PROVIDENCE, R.I. (WPRI) — One local lawmaker is planning to introduce a legislative package that he says aims to level the playing field between citizens, lobbyists and special interests.
The set of bills sponsored by state Rep. Aaron Regunberg, a Providence Democrat and candidate for lieutenant governor, proposes free parking spaces, prioritized testimony times and a child-care center to make it easier for residents to participate in the legislative process.
“Lobbyists paid by the most powerful and wealthy institutions in our state are always present at the State House and at the fundraisers that are ubiquitous during the legislative session,” Regunberg said. “This package is designed to make sure the voices of families who can’t afford a well-connected corporate lobbyist also have access to make their voices heard.”
Regunberg said the new legislation is about leveling the playing field.
“This about making sure that people have faith to know that their voice matters,” he said. “Their voice has a role to play in making policy, and that they have access to the folks that make decisions for them.”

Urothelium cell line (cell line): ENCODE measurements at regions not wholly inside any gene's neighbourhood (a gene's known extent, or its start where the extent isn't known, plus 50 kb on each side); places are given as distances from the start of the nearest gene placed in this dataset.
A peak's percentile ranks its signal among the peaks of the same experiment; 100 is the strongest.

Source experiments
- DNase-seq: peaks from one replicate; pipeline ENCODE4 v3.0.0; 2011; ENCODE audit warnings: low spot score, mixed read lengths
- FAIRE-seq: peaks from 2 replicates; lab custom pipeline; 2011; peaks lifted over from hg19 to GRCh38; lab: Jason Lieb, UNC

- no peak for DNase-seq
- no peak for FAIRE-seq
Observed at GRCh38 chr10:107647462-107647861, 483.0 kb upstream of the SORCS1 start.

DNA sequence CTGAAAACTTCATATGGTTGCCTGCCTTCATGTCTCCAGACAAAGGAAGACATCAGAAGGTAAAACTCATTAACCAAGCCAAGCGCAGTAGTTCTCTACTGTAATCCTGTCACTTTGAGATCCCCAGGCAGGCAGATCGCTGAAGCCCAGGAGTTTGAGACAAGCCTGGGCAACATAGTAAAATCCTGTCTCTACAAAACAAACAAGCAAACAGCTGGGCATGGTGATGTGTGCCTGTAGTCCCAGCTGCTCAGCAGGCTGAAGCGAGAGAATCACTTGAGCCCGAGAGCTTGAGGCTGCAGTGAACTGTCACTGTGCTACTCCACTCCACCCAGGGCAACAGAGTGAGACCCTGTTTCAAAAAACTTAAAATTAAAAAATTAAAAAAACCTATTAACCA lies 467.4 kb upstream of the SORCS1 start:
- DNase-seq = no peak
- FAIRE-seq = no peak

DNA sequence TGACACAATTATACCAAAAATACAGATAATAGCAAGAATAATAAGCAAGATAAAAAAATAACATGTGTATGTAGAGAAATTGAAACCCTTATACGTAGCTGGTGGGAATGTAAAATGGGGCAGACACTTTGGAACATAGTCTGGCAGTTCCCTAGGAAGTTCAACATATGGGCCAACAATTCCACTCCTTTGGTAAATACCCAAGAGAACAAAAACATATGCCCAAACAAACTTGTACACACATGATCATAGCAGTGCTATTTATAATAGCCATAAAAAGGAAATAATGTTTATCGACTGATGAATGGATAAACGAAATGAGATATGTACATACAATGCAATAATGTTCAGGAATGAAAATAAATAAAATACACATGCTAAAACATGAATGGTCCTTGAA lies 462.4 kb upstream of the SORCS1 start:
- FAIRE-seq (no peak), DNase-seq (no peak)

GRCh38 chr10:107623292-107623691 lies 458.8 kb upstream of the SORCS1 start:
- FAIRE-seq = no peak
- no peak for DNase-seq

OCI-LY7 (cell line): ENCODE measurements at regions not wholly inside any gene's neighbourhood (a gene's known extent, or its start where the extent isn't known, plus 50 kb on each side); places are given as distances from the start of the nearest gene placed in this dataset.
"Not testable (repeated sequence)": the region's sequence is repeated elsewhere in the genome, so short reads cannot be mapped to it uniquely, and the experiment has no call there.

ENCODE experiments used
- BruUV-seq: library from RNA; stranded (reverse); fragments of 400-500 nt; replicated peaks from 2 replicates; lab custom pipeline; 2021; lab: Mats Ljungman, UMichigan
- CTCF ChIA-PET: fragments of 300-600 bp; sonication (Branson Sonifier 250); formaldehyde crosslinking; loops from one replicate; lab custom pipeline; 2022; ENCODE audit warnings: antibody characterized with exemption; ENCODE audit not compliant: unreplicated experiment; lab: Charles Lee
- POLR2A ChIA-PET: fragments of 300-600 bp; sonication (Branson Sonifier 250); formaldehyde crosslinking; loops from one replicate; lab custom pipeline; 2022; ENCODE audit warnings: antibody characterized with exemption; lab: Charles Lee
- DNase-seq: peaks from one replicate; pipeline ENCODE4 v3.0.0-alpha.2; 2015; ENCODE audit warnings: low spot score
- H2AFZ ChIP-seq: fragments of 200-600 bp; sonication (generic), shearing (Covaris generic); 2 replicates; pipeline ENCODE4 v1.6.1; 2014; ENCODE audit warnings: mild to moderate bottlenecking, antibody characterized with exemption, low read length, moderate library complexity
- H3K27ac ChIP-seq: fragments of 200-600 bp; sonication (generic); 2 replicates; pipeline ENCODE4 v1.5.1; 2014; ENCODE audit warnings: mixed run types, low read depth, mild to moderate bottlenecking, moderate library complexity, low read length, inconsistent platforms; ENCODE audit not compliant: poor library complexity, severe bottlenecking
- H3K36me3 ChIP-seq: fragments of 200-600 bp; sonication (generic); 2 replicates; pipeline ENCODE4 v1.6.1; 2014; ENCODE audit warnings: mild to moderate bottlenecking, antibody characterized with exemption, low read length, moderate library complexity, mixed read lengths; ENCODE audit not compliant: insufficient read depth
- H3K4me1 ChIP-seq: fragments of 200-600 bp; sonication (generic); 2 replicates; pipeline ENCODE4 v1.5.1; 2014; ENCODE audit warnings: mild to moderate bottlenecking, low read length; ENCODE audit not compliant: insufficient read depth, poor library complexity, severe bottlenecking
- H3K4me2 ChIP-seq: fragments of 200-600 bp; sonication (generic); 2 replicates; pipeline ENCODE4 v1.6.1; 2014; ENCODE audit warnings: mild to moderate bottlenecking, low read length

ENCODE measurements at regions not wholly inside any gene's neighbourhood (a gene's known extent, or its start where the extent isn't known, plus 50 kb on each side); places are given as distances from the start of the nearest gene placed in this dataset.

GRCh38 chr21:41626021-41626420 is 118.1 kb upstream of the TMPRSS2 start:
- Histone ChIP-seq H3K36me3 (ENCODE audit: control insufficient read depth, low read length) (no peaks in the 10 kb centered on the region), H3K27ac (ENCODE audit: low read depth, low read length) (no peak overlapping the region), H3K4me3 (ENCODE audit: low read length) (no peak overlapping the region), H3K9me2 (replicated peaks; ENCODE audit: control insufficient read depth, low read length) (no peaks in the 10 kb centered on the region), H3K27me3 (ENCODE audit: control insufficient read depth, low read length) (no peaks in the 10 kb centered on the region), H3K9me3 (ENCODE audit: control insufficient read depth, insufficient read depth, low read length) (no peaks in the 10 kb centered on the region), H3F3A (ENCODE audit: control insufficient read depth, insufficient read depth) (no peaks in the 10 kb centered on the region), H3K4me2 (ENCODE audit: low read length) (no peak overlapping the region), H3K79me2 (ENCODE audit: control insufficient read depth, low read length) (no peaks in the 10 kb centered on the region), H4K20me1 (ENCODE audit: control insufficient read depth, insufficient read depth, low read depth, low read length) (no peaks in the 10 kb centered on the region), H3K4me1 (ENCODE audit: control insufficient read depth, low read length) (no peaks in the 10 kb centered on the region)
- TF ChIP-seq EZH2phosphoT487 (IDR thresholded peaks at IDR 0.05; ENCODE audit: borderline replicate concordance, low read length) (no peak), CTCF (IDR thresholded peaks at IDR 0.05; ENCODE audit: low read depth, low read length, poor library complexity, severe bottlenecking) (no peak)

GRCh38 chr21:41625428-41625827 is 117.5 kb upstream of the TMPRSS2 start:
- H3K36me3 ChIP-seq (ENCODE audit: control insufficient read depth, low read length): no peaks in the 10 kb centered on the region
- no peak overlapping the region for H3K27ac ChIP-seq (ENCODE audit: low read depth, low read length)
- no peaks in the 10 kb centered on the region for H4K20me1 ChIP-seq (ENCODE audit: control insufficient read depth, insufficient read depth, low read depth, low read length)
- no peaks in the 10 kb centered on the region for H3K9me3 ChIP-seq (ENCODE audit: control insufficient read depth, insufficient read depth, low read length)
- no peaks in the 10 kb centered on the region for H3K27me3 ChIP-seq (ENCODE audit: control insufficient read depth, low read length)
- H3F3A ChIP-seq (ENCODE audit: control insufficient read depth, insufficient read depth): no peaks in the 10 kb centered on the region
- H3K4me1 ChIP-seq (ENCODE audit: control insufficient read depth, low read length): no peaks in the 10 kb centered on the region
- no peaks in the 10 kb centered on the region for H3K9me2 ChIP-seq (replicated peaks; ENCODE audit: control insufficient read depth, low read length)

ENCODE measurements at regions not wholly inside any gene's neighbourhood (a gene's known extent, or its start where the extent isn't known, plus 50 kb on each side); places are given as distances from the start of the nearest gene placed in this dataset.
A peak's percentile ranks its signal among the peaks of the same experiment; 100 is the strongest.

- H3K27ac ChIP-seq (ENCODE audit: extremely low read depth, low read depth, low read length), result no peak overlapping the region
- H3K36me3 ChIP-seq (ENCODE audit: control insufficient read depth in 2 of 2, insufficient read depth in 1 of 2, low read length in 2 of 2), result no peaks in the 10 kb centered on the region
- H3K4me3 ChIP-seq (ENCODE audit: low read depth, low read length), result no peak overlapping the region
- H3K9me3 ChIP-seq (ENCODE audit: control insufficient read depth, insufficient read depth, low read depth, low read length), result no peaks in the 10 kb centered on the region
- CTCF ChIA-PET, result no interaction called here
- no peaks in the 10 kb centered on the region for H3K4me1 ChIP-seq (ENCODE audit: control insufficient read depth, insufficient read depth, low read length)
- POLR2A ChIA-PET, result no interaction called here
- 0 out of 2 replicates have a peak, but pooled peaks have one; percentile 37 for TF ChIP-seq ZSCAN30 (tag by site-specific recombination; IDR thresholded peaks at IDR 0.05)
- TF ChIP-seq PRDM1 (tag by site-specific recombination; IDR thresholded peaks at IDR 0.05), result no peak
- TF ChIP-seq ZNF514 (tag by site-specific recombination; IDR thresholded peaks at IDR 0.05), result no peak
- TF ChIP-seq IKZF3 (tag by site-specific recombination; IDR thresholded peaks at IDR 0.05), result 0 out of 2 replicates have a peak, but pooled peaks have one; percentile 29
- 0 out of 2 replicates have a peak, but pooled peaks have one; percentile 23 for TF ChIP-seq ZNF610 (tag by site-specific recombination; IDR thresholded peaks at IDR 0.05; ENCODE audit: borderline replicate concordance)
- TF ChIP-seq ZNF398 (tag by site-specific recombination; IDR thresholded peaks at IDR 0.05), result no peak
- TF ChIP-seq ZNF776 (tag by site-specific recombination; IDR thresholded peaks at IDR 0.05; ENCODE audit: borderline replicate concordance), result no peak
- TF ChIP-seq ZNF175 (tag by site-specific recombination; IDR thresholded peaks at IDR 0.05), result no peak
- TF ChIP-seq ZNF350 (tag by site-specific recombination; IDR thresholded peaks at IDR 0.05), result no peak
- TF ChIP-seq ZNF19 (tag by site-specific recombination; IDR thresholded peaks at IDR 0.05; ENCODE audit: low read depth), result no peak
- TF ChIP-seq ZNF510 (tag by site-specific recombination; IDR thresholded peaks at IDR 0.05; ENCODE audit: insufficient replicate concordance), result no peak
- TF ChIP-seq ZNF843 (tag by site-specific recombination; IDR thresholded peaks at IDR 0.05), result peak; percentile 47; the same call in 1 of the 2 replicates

Regunberg said the Citizen Lobbyist Easier Access Reform (CLEAR) package includes the following provisions:
- Transportation: Reserves 100 free parking spaces for visiting members of the public and creates a new bus stop at the State House.
- Child care: Establishes a child-care center for visitors to the State House that will operate during long committee hours when the legislature is in session.
- Public priority: The first 10 spaces for testimony during committee hearings will be reserved for members of the public who are not registered as lobbyists.
- Remote testimony: Invest in the needed technology to allow individuals to submit spoken testimony if they are unable to attend legislative hearings in person.
- Limits on political contributions from lobbyists.
- The maximum annual contribution total to any candidate from a registered lobbyist would be decreased from $1,000 to $100.
- Lobbyists and Political Action Committees would be prohibited from making contributions to political candidates while the legislature is in session.”
“The system for public input we have now simply does not work for parents, working people, the elderly and the disabled. It’s stifling our conversation on the issues, but it’s something we can fix,” Regunberg said. “If you can’t afford a State House lobbyist, you still deserve to be heard in Rhode Island. And if you are a State House lobbyist, then your case should rest on the strength of your argument not on the amount on your campaign check.”
A hearing on the legislative package proposal is expected to happen within the next few months.
John Marion, executive director of the good-government group Common Cause Rhode Island, said physically showing up on Smith Hill can have an effect on lawmakers. “If constituents actually show up, they’re going to pay attention, so it’s important that people get in there,” he said.